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Steven Ittel



Steven Dale Ittel was born (November, 1946) and raised in Hamilton, Ohio. He attended Miami University in Oxford, Ohio, where he received a Bachelors Degree in chemistry in 1968. He then was a commissioned officer in the United Sates Public Health Service, studying photochemical smog in the New York City metropolitan area. He attended Northwestern University where he received his PhD in chemistry under the direction of James A. Ibers in 1974. He then joined DuPont’s Central Research Department at the Experimental Station in Wilmington, Delaware. He is married with two children.

Additional recommended knowledge

Ittel is best known for his contributions to organometallic chemistry and homogeneous catalysis. He discovered fluxional processes in both diamagnetic[1] and paramagnetic[2] π-allyl organometallic complexes bearing M-H-C agostic interactions and was responsible for a series of C-H activation reactions.[3] He contributed to DuPont’s technology for cobalt-catalyzed chain transfer in acrylic radical polymerization.[4] As a manager at DuPont, he directed the work of almost 100 DuPont scientists, including DuPont’s effort on Versipol® post-metallocene catalysts for ethylene coordination polymerization and copolymerization.[5] Ittel coauthored the definitive textbook on “Homogeneous Catalysis”[6] with George Parshall and his work is recorded in 136 citations in Chemical Abstracts.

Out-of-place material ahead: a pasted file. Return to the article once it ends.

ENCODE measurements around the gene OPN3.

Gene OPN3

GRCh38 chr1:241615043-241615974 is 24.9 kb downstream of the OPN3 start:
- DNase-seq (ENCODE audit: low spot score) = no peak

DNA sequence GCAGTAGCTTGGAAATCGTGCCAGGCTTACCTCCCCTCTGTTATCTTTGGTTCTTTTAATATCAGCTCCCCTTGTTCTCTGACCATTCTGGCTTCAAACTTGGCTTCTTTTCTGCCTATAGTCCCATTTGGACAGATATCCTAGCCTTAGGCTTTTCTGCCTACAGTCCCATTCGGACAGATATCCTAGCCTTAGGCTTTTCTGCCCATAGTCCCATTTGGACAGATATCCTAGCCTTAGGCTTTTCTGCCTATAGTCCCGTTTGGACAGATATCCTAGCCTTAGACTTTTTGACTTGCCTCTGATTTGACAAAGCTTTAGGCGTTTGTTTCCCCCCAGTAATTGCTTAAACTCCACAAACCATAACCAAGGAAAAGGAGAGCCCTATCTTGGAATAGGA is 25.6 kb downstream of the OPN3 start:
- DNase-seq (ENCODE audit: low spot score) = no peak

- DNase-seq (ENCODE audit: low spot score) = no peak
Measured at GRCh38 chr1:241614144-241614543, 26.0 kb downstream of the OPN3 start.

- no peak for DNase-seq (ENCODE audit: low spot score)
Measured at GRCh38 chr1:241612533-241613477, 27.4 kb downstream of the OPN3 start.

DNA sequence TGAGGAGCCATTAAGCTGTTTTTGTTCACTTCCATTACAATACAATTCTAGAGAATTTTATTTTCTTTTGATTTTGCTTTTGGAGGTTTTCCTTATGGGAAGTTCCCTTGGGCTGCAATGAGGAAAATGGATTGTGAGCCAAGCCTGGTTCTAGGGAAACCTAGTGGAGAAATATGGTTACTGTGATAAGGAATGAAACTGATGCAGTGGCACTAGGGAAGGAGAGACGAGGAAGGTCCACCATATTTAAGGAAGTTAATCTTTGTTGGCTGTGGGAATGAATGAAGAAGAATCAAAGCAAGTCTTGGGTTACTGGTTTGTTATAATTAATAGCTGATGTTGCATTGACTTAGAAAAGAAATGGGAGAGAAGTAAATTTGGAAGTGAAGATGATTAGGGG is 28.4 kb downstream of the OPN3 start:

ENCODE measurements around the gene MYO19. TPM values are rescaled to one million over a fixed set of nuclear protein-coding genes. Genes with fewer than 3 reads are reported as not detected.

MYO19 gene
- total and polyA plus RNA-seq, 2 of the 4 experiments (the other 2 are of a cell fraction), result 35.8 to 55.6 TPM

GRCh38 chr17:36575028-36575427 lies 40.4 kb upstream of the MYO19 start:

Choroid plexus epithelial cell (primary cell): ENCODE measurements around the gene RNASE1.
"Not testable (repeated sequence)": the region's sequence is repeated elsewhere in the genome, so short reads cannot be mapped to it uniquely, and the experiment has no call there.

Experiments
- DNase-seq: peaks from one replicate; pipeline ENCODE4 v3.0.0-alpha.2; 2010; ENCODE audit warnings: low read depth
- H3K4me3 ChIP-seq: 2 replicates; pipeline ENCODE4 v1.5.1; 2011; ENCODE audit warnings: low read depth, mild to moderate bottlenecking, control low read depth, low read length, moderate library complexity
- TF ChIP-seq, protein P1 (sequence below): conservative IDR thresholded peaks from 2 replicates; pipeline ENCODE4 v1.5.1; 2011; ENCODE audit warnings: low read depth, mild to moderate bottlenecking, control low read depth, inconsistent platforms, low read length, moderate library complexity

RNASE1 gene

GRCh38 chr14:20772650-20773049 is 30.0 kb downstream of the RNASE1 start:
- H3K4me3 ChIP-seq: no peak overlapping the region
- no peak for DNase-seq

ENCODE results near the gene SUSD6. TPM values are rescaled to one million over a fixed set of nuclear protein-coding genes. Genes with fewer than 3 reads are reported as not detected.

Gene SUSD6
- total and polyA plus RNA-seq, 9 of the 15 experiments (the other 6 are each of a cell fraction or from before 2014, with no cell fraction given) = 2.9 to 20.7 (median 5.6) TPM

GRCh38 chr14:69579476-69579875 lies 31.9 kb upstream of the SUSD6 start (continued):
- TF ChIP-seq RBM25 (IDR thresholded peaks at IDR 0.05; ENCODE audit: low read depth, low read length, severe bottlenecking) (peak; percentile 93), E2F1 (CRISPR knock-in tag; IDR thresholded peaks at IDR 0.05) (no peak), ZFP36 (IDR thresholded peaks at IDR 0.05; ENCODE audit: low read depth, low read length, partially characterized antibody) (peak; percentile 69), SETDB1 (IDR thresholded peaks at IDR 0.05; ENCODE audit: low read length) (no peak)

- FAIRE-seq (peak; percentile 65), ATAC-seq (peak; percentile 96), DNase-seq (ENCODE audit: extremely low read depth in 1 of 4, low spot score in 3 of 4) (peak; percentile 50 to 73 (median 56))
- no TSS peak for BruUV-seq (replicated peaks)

Ittel practices the art of bonsai and has displayed trees at Longwood Gardens and the Brandywine River Museum. He maintains a website on North American Bonsai Potters.


References

  1. ^ Jack M. Williams, Richard K. Brown, Arthur J. Schultz, Galen D. Stucky, and Steven D. Ittel, "Interaction of an Aliphatic Hydrogen Atom with a Transition Metal. The First Direct Observation of a Strong C-H...Metal Interaction Derived from a Single Crystal Neutron Diffraction Study of Fe[P(OCH3)3]3(3-C8H13)]+[BF4]-," J. Am. Chem. Soc., 100, 7407 (1978).
  2. ^ S. D. Ittel. P. J. Krusic, and P. Meakin, "An Electron Spin Resonance Study of the Fluxional Nature of Paramagnetic (π-Alkenyl)tris(trimethyl phosphite)iron Complexes," J. Am. Chem. Soc., 100, 3264 (1978).
  3. ^ a) S. D. Ittel, C. A. Tolman, A. D. English, and J. P. Jesson, "The Chemistry of 2-Naphthyl bis[bis(dimethylphosphino)ethane] Hydride Complexes of Fe, Ru, and Os. 2. Cleavage of sp and sp3 C-H, C-O, and C-X Bonds. Coupling of Carbon Dioxide and Acetonitrile," J. Am. Chem. Soc., 100, 7577 (1978). b) C. A. Tolman, S. D. Ittel, A. D. English, and J. P. Jesson, "Chemistry of 2-Naphthyl- bis[bis(dimethylphosphino)ethane] Hydride Complexes of Iron, Ruthenium, and Osmium. 3. Cleavage of sp2 C-H Bonds," J. Am. Chem. Soc., 101, 1742 (1979).
  4. ^ Alexei A. Gridnev and Steven D. Ittel, “Catalytic Chain Transfer in Free-Radical Polymerizations,” Chem. Rev., 101(12), 3611-3659 (2001).
  5. ^ Steven D. Ittel, Lynda K. Johnson, and Maurice Brookhart, "Late Metal Catalysts for Ethylene Homo- and Copolymerization," Chem. Rev. (Washington, D. C.), 100(4), 1169-1203 (2000).
  6. ^ "Homogeneous Catalysis," 2nd Edition, George W. Parshall and Steven D. Ittel, Wiley Interscience, New York (1992).
 
This article is licensed under the GNU Free Documentation License. It uses material from the Wikipedia article "Steven_Ittel". A list of authors is available in Wikipedia.
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